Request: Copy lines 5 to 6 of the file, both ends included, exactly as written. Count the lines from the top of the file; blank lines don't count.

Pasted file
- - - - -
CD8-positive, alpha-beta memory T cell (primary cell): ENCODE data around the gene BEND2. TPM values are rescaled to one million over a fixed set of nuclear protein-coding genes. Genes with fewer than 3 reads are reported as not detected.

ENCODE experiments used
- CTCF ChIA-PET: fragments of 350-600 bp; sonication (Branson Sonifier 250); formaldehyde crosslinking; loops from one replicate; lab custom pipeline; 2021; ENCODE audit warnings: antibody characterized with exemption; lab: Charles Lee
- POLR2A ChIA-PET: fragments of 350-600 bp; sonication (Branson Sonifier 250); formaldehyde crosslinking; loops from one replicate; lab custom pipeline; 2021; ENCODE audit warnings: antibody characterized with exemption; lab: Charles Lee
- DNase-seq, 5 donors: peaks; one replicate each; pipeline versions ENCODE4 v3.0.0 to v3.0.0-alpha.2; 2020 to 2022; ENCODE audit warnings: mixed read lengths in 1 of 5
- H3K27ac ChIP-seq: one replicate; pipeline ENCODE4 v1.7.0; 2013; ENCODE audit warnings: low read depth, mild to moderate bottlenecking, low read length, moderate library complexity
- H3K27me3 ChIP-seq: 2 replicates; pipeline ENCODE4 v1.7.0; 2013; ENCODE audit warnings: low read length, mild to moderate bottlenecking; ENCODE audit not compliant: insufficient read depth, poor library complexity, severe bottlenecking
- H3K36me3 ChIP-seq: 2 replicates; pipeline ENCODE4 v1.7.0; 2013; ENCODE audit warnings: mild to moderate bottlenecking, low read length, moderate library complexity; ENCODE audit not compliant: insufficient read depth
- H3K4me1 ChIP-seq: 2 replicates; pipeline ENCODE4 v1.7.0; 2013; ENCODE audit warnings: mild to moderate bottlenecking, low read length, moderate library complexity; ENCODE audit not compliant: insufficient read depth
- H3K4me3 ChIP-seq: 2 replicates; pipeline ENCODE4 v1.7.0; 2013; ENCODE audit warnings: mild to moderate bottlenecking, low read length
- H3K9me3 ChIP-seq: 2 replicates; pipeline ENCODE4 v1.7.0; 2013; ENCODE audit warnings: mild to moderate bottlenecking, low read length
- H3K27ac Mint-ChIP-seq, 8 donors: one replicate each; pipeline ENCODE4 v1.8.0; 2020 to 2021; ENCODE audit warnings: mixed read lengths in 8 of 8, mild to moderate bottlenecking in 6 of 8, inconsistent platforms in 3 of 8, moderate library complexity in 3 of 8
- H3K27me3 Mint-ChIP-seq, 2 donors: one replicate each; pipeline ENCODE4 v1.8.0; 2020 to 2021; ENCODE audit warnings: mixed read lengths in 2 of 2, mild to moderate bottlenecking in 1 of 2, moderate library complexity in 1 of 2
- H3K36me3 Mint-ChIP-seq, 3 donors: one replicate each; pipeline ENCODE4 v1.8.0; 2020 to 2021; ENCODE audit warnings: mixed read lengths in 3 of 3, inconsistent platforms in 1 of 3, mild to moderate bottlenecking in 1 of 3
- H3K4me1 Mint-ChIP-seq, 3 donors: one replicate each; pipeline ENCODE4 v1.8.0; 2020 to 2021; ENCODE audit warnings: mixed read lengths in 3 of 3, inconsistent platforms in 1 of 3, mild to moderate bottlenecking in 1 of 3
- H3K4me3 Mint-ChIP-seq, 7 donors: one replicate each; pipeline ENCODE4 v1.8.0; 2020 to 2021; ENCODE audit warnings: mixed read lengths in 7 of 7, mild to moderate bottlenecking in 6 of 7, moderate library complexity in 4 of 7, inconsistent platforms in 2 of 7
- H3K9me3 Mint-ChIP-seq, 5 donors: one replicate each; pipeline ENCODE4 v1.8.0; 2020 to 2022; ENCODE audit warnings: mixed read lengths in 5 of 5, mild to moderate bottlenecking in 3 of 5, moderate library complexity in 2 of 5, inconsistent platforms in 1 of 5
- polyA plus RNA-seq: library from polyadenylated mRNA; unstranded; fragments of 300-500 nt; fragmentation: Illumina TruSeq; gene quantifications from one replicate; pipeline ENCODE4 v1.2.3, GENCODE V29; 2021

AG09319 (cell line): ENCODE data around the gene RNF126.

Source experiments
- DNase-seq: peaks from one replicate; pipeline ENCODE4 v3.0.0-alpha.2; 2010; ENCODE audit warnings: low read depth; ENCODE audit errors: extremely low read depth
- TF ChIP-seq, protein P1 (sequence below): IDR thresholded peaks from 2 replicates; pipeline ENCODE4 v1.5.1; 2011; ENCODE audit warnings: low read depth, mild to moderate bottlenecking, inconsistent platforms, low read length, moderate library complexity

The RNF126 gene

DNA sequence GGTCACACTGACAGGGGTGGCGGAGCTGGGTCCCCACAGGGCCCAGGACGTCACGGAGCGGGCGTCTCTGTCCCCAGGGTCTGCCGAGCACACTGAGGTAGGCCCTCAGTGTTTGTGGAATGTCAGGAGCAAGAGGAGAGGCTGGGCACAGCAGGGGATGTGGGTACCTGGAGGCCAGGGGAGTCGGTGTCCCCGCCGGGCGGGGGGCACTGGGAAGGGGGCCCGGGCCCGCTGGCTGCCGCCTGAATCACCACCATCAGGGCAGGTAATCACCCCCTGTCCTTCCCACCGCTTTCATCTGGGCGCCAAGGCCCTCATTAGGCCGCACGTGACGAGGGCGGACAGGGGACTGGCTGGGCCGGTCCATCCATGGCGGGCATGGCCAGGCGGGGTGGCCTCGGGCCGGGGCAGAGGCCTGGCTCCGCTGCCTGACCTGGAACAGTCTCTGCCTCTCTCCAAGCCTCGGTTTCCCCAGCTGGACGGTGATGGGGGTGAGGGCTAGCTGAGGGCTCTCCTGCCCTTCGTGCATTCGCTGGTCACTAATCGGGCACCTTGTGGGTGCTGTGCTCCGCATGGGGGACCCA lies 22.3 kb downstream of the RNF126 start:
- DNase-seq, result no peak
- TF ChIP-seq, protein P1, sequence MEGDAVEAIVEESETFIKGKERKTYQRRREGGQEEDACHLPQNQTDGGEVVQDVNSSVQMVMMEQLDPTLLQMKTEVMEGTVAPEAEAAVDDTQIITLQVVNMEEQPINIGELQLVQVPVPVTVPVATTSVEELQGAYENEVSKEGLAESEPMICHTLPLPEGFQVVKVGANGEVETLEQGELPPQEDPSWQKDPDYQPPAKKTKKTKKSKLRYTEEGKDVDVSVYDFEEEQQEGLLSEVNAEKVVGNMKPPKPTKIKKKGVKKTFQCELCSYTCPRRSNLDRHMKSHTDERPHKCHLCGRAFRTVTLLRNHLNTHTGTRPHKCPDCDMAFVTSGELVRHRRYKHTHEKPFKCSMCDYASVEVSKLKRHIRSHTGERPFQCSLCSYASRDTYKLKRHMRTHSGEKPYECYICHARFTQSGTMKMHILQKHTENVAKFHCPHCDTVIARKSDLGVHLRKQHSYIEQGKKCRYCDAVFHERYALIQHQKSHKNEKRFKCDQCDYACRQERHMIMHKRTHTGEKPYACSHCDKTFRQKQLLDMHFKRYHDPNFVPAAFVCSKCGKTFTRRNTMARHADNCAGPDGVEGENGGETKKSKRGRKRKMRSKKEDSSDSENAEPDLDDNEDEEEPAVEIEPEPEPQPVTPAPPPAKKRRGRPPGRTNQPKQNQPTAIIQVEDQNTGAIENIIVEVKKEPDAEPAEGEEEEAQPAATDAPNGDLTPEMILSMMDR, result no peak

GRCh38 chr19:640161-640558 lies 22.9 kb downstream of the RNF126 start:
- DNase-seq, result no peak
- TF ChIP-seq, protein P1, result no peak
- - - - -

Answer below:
- DNase-seq, 5 donors: peaks; one replicate each; pipeline versions ENCODE4 v3.0.0 to v3.0.0-alpha.2; 2020 to 2022; ENCODE audit warnings: mixed read lengths in 1 of 5
- H3K27ac ChIP-seq: one replicate; pipeline ENCODE4 v1.7.0; 2013; ENCODE audit warnings: low read depth, mild to moderate bottlenecking, low read length, moderate library complexity